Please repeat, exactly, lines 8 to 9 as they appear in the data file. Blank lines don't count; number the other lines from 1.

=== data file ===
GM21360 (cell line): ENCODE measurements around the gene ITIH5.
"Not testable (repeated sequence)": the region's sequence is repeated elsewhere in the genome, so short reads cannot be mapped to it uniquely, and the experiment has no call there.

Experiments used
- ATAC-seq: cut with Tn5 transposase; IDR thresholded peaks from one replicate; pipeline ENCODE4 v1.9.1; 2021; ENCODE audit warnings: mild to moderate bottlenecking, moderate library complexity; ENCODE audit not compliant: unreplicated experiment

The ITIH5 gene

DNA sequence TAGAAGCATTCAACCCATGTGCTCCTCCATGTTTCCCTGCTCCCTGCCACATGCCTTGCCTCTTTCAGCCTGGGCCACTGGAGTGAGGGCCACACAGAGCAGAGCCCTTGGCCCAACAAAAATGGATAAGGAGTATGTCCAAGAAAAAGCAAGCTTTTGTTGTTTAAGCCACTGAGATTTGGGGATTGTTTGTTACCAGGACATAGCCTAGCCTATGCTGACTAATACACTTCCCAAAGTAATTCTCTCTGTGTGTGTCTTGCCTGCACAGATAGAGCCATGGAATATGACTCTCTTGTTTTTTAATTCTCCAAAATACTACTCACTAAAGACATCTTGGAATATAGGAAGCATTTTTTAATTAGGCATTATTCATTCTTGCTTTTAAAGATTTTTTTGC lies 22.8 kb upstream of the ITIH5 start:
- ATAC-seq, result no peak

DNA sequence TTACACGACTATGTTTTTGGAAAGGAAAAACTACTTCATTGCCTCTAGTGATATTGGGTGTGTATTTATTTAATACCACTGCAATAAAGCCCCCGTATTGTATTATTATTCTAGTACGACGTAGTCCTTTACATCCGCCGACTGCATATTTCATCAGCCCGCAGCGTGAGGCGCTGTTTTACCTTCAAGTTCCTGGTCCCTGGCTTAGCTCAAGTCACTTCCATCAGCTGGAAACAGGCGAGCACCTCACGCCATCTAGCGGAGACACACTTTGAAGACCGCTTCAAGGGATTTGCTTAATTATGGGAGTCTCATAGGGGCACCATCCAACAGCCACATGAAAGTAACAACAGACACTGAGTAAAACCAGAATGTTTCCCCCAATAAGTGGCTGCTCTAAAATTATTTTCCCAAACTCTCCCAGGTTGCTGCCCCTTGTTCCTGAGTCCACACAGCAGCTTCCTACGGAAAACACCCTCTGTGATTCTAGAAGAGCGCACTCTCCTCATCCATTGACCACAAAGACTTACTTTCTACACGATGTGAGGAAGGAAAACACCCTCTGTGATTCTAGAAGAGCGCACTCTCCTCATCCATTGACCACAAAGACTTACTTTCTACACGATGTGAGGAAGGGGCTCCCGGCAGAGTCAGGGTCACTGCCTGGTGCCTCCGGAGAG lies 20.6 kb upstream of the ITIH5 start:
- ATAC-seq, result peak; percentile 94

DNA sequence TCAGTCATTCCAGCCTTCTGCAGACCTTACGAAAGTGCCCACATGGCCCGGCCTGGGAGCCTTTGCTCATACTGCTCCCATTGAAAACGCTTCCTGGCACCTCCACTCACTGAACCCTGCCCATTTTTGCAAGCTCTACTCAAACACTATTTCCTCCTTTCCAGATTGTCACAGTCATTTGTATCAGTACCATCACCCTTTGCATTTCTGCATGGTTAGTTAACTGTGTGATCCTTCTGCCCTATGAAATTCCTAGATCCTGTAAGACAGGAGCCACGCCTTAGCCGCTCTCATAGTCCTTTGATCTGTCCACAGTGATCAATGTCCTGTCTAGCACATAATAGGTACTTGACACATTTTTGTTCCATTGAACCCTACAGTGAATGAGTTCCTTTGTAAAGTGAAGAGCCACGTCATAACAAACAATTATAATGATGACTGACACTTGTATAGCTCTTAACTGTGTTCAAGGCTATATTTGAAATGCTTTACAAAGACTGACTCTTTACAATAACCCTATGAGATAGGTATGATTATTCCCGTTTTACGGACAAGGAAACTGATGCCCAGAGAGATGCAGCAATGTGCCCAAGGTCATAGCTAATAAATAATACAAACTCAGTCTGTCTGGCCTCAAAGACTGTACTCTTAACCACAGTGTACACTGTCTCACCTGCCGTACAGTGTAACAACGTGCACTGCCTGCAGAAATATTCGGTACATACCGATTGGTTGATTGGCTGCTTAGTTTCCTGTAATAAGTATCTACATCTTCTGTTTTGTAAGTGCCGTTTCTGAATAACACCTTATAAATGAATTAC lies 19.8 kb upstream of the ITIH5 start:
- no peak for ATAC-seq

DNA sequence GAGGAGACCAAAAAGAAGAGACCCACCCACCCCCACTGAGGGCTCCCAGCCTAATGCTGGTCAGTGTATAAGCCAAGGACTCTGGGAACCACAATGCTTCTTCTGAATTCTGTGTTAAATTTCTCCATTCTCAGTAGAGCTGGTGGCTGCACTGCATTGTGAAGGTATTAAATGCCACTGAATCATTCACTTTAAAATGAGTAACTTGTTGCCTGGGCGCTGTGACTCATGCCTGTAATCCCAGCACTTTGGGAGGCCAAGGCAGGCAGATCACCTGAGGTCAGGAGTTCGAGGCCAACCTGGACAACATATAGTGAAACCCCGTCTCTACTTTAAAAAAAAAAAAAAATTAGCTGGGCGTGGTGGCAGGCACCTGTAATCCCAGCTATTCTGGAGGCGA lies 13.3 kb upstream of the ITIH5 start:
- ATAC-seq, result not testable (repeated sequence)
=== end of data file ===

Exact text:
DNA sequence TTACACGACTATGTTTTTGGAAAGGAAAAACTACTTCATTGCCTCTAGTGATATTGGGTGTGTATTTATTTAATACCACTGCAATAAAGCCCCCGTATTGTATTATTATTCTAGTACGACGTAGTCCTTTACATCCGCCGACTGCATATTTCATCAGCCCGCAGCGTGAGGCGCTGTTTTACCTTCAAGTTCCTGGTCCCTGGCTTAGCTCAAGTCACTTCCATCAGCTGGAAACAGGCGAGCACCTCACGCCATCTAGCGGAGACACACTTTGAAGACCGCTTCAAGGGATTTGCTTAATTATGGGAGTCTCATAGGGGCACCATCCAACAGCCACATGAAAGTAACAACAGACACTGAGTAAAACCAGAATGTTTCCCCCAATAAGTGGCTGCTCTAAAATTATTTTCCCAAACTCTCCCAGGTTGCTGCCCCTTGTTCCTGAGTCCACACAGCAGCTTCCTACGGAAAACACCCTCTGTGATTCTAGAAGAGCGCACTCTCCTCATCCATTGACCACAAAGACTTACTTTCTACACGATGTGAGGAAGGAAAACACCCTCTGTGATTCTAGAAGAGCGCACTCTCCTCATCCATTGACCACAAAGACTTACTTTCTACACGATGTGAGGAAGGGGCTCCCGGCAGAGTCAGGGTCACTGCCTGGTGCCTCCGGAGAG lies 20.6 kb upstream of the ITIH5 start:
- ATAC-seq, result peak; percentile 94